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781 Phil. 318


[ A.C. No. 10945 (Formerly CBD 09-2507), February 23, 2016 ]




The fiduciary duty of every lawyer towards his client requires him to conscientiously act in advancing and safeguarding the latter's interest. His failure or neglect to do so constitutes a serious breach of his Lawyer's Oath and the canons of professional ethics, and renders him liable for gross misconduct that may warrant his suspension from the practice of law.


Complainants Spouses Angelito Ramiscal and Mercedes Orzame (Ramiscals) engaged the legal services of respondent Atty. Edgar S. Orro to handle a case in which they were the defendants seeking the declaration of the nullity of title to a parcel of land situated in the Province of Isabela.[1] Upon receiving the P10,000.00 acceptance fee from them, the respondent handled the trial of the case until the Regional Trial Court (RTC) decided it in their favor. As expected, the plaintiffs appealed to the Court of Appeals (CA), and they ultimately filed their appellants' brief. Upon receipt of the appellants' brief, the respondent requested from the complainants an additional amount of P30,000.00 for the preparation and submission of their appellees' brief in the CA. They obliged and paid him the amount requested.[2]

Later on, the CA reversed the decision of the RTC. The respondent did not inform the Ramiscals of the adverse decision of the CA which they only learned about from their neighbors. They endeavored to communicate with the respondent but their efforts were initially in vain. When they finally reached him, he asked an additional P7,000.00 from them as his fee in filing a motion for reconsideration in their behalf, albeit telling them that such motion would already be belated. Even so, they paid to him the amount sought. To their dismay, they later discovered that he did not file the motion for reconsideration; hence, the decision attained finality, eventually resulting in the loss of their property measuring 8.479 hectares with a probable worth of P3,391,600.00.[3]

Consequently, the Ramiscals brought this administrative complaint against the respondent. The Court referred the complaint to the Integrated Bar of the Philippines (IBP) for appropriate evaluation, report and recommendation.[4]

Findings and Recommendation of the IBP

Despite due notice, the Ramiscals and the respondent did not appear during the scheduled mandatory conferences set by the IBP. Neither did they submit their respective evidence.

IBP Commissioner Hector B. Almeyda rendered his findings to the effect that the respondent had violated Canon 18, Rules 18.03 and 18.04 of the Code of Professional Responsibility, and recommended his suspension from the practice law for one year.[5]

On October 11, 2014, the IBP Board of Governors issued Resolution No. XXI-2014-829,[6] whereby it adopted the report of IBP Commissioner Almeyda but modified his recommendation of the penalty by increasing the period of suspension to two years, to wit:

RESOLVED to ADOPT and APPROVE, as it is hereby unanimously ADOPTED and APPROVED with modification the Report and Recommendation of the Investigating Commissioner in the above-entitled case, herein made part of this Resolution as Annex "A, " and for violation of Canon 18 of the Code of Professional Responsibility aggravated by his disregard of the notices from the Commission and considering the extent of the damage suffered by Complainant, Atty. Edgar S. Orro is hereby SUSPENDED from the practice of law for two (2) years.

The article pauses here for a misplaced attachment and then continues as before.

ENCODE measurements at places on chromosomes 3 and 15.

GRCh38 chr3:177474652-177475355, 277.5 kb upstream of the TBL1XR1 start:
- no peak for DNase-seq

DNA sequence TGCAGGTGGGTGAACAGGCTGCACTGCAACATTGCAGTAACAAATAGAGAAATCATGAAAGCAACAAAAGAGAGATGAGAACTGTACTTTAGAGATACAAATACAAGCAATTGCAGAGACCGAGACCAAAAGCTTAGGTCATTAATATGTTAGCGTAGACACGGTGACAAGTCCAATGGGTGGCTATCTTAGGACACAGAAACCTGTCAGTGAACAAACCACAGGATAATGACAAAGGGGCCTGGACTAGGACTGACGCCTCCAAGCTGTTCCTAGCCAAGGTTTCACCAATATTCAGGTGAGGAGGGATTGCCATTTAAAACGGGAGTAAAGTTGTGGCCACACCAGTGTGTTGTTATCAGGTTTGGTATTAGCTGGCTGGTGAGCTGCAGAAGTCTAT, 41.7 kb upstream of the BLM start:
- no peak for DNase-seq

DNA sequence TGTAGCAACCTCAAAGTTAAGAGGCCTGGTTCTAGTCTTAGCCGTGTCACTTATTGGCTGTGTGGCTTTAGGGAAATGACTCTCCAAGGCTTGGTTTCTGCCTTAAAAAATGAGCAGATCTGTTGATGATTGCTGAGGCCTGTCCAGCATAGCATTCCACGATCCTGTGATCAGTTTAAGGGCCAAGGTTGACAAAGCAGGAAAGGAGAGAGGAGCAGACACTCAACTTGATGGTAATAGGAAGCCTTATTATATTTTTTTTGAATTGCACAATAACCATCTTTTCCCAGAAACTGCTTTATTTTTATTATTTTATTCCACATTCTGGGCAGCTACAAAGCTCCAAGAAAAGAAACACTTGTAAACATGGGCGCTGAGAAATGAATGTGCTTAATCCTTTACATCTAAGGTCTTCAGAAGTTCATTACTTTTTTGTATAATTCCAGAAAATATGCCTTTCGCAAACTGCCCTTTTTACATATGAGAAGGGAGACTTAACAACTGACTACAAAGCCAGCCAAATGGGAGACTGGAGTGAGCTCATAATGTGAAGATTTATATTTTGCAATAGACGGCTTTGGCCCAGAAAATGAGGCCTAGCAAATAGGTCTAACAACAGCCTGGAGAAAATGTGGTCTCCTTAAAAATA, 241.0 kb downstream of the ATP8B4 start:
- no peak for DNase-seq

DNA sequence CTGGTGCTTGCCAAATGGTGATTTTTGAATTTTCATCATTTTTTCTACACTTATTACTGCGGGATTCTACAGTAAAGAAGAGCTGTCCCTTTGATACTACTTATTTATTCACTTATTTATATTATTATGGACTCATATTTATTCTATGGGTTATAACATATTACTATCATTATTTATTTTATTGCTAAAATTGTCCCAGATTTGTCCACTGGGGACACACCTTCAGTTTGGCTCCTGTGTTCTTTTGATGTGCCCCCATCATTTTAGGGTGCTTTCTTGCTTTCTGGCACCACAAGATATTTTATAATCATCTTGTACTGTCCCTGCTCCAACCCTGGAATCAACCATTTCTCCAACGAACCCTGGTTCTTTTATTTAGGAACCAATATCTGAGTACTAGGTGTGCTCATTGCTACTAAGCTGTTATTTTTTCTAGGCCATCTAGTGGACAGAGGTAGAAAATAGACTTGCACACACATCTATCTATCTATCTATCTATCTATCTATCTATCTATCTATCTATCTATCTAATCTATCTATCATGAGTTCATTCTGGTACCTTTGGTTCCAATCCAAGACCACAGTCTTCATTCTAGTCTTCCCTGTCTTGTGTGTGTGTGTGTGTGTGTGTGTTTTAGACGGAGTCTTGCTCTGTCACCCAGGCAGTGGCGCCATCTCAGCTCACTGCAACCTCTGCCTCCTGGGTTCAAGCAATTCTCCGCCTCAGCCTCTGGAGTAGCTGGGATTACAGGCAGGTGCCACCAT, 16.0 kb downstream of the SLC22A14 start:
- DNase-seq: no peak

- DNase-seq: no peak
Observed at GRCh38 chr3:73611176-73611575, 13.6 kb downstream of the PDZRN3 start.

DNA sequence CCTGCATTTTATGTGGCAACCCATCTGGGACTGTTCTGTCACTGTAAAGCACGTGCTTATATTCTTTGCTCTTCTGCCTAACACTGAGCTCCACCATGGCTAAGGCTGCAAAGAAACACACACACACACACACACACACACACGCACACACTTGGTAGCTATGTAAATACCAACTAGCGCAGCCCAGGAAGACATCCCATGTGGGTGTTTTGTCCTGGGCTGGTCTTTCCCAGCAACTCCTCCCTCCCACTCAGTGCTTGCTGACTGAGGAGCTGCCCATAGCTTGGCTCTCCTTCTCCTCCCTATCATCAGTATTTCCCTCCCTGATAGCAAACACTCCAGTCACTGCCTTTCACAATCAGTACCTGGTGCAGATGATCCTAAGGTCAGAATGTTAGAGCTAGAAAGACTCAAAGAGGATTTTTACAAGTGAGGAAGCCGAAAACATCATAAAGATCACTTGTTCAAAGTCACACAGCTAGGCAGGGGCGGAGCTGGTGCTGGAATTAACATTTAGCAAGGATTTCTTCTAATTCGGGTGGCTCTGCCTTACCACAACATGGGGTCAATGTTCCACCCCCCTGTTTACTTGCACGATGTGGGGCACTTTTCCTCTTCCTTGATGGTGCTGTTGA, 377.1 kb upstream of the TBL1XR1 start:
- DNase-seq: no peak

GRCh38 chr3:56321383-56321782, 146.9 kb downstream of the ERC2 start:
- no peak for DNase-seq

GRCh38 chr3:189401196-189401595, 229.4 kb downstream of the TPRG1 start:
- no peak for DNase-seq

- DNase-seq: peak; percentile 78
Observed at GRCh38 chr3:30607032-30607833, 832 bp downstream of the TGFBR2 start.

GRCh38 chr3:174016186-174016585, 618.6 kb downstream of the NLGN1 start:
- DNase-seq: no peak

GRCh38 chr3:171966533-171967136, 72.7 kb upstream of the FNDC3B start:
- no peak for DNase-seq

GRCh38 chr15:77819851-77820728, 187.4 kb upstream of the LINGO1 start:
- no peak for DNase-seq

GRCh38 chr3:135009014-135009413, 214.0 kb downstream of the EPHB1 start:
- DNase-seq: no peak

Ruling of the Court

We agree with the IBP's findings that the respondent did not competently and diligently discharge his duties as the lawyer of the Ramiscals.

Every lawyer, upon becoming a member of the Philippine Bar, solemnly takes the Lawyer's Oath, by which he vows, among others, that: "I will delay no man for money or malice, and will conduct myself as a lawyer according to the best of my knowledge and discretion, with all good fidelity as well to the courts as to my clients." If he should violate the vow, he contravenes the Code of Professional Responsibility, particularly its Canon 17, and Rules 18.03 and 18.04 of Canon 18, viz.:

CANON 17 - A lawyer owes fidelity to the cause of his client and he shall be mindful of the trust and confidence reposed in him.

CANON 18 - A lawyer shall serve his client with competence and diligence.

x x x x

Rule 18.03 - A lawyer shall not neglect a legal matter entrusted to him and his negligence in connection therewith shall render him liable.

Rule 18.04 - A lawyer shall keep the client informed of the status of his case and shall respond within a reasonable time to the client's request for information.

It is beyond debate, therefore, that the relationship of the lawyer and the client becomes imbued with trust and confidence from the moment that the lawyer-client relationship commences, with the lawyer being bound to serve his clients with full competence, and to attend to their cause with utmost diligence, care and devotion.[7] To accord with this highly fiduciary relationship, the client expects the lawyer to be always mindful of the former's cause and to be diligent in handling the former's legal affairs.[8] As an essential part of their highly fiduciary relationship, the client is entitled to the periodic and full updates from the lawyer on the developments of the case.[9] The lawyer who neglects to perform his obligations violates Rule 18.03 of Canon 18 of the Code of Professional Responsibility.[10]